WASHINGTON, May 10, 2016 - More and more people are going solar even if they don’t own a home, don’t have a sunny rooftop, can’t afford to buy their own rooftop system, or simply don’t want the fuss of installing and operating their own system.
Led by rural electric co-ops responding to their members, what’s changed is the arrival of community solar, also known as “shared solar” or “solar gardens” or even “SolarCondo” ownership.
The Clean Energy Collective (CEC) helped launch this new own or lease option with a community-owned solar array near El Jebel, Colorado in 2010. Now CEC has developed more than 90 community solar facilities shared by individual households and businesses which each receive credits on their monthly electricity bills for their share of the electric power generated and delivered to the grid. CEC has partnered with 28 utilities in 12 states to create these projects.
The National Rural Electric Cooperative Association (NRECA) reports that “Seventy-two community solar projects are owned or contracted by electric cooperatives in 18 states, with at least another 29 projects planned in 17 states.” In total, 60 co-ops have community solar programs accounting for 29.3 MW of community solar capacity online, with another 38 MW planned. This NRECA co-op capacity is part of a national total 179 MW of solar capacity, with another 389 MW planned.
Along with other NRECA member co-ops, the Pedernales Electric Cooperative (PEC) in Texas is busy installing 15 MW of solar power, reflecting “member input and the economies associated with distributed generation” and zero-fuel-cost solar’s “low long-term operating costs.” PEC’s Energy Research Director Dr. Peter Muhoro calls community solar “the next step for PEC and other cooperatives” and says PEC is “looking forward to offering this and other new products and services to our members.”
PEC CEO John Hewa says his co-op, the nation’s largest, is committed to developing not just solar and wind to broaden its energy mix, but storage, demand response, and energy efficiency to provide its member-consumers with more options including generating their own electricity. As part of this shift, NRECA is an active partner with utility companies, manufacturers and environmental groups in the Community Storage Initiative designed to “rapidly increase the amount of energy storage available, and also integrate more renewable resources.”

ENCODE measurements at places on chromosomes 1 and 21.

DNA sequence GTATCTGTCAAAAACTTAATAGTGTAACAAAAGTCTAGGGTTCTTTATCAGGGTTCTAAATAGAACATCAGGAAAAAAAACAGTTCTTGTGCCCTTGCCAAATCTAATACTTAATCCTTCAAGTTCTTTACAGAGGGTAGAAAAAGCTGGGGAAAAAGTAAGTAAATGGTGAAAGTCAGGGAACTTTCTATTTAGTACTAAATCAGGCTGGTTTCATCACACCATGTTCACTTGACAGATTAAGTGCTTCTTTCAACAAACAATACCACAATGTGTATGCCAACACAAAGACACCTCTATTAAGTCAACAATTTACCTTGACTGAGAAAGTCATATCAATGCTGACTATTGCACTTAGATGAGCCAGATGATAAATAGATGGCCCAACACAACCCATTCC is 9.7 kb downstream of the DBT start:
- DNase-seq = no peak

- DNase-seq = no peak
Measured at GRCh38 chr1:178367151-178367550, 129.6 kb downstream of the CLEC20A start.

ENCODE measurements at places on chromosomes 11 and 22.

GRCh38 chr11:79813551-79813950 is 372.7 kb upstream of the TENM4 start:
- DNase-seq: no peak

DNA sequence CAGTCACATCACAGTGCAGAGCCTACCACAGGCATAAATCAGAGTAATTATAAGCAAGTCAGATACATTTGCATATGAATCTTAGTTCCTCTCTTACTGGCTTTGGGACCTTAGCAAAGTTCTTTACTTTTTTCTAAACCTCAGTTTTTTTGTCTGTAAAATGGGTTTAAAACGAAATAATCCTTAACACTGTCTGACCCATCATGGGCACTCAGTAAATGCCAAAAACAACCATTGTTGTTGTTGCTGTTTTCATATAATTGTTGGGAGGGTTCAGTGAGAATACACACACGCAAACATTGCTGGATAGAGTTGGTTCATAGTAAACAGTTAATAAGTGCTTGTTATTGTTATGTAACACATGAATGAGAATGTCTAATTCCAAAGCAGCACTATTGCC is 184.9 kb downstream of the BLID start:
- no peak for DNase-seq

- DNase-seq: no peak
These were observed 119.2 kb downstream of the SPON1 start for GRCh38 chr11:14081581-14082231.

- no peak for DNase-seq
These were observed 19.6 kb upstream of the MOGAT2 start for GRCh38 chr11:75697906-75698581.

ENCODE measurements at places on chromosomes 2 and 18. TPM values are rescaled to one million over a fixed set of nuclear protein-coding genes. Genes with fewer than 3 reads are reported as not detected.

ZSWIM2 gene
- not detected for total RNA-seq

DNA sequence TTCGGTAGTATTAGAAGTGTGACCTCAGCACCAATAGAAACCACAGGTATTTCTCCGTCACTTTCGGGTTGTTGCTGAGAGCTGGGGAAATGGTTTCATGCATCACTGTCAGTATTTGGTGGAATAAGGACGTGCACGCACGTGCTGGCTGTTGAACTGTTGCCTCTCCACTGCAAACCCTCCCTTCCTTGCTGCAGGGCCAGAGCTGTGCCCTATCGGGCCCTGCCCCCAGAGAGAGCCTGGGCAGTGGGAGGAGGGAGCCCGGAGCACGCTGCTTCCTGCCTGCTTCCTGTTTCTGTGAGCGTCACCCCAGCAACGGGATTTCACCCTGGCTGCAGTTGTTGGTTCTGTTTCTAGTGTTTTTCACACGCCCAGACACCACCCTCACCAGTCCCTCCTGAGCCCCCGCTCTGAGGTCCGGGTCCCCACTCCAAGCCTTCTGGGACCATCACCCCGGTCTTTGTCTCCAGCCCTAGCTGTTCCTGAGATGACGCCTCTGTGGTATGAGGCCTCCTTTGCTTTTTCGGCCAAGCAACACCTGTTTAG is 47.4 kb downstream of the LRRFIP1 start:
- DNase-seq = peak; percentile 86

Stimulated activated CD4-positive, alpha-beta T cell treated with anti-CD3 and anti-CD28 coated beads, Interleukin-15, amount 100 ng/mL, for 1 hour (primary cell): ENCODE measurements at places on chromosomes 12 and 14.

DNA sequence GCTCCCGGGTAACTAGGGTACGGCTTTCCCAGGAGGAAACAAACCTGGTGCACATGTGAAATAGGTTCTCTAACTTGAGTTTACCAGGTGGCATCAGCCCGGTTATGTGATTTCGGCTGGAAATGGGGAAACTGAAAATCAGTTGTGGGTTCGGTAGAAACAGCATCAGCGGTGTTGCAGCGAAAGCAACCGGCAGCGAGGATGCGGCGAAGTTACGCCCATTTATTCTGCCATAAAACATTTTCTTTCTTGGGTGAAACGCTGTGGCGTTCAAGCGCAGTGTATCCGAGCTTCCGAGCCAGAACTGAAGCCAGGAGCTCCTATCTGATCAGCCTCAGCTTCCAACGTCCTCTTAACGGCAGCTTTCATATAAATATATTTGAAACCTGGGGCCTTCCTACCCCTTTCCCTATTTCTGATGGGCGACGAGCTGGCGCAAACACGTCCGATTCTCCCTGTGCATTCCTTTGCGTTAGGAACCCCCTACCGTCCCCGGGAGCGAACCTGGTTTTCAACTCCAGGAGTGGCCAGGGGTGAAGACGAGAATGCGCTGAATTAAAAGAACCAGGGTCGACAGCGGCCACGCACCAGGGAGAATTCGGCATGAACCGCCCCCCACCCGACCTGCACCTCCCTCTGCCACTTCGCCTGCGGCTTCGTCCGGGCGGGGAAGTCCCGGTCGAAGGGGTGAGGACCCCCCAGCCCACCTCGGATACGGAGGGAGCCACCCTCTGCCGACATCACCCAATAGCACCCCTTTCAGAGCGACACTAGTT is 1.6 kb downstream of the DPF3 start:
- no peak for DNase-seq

NRECA Senior Communications Manager Tracy Warren says a key objective for co-ops’ solar programs is “finding ways to reduce the barriers” by providing financing options for community solar so that even low-income households can share the benefits. As part of this effort, NRECA is an active participant in the Energy Department’s SunShot Initiative designed to “enable solar-generated power to grow from less than 2 percent of the nation’s electricity generation portfolio to roughly 14 percent by 2030 and 27 percent by 2050.”
NRECA Co-op Owned and Purchased Solar Capacity
The National Renewable Energy Laboratory’s Shared Solar: Current Landscape, Market Potential, and the Impact of Federal Securities Regulation report concludes that “shared solar presents an area of tremendous potential growth for solar photovoltaics (PV), expanding the potential customer base to 100 percent of homes and businesses.”
Along with other studies, the NREL report shows that at least 49 percent of U.S. households and 48 percent of businesses “are currently unable to host a PV system” due to renting or a lack of suitable roof space. So the PV market is doubled where favorable state policies support community solar to allow multiple electricity customers to share the benefits from an off-site array of solar panels.
The NREL report released in April finds that by doubling the potential customer base for distributed solar when every power company customer has a solar option, “shared solar could represent 32 to 49 percent of the distributed PV market in 2020.” NREL says the result could lead to “growing cumulative PV deployment by 5.5 to 11.0 gigawatts (GW) and representing $8.2 to $16.3 billion of cumulative investment” by 2020.